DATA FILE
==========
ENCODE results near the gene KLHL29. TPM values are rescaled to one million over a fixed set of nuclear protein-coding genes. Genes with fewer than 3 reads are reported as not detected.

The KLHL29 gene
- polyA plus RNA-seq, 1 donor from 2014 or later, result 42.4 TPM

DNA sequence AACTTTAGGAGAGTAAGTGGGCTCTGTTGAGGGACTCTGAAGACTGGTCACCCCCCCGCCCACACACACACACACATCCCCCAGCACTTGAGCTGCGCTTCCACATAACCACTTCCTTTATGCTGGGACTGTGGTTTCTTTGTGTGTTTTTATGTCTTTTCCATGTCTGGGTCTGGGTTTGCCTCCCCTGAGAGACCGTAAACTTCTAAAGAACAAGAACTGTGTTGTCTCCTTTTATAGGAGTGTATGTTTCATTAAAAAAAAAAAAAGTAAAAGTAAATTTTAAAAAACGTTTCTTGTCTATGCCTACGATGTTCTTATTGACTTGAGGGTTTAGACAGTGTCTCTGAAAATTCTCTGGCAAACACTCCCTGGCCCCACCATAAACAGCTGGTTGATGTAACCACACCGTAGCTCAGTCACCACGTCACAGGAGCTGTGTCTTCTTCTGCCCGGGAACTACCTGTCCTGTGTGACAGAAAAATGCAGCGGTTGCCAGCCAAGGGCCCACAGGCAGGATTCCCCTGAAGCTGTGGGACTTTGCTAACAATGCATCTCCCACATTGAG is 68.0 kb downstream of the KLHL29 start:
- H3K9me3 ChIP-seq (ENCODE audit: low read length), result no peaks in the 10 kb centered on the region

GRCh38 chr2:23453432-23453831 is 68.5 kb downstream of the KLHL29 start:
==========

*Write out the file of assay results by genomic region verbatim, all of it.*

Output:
ENCODE results near the gene KLHL29. TPM values are rescaled to one million over a fixed set of nuclear protein-coding genes. Genes with fewer than 3 reads are reported as not detected.

The KLHL29 gene
- polyA plus RNA-seq, 1 donor from 2014 or later, result 42.4 TPM

DNA sequence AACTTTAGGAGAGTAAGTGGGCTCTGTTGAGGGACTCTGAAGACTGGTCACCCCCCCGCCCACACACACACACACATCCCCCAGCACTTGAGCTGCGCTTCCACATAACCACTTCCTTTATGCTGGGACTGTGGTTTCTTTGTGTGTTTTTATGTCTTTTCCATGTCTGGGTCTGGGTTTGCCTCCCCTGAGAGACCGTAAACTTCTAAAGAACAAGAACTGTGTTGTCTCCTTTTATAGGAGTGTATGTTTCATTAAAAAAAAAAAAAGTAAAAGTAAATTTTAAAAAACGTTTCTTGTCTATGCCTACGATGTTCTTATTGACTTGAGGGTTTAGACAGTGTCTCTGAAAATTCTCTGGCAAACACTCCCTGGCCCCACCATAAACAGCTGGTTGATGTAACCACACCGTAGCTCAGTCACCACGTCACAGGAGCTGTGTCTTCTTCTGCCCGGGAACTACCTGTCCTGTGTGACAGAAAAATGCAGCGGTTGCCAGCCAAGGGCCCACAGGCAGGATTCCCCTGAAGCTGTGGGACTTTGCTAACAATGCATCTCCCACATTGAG is 68.0 kb downstream of the KLHL29 start:
- H3K9me3 ChIP-seq (ENCODE audit: low read length), result no peaks in the 10 kb centered on the region

GRCh38 chr2:23453432-23453831 is 68.5 kb downstream of the KLHL29 start: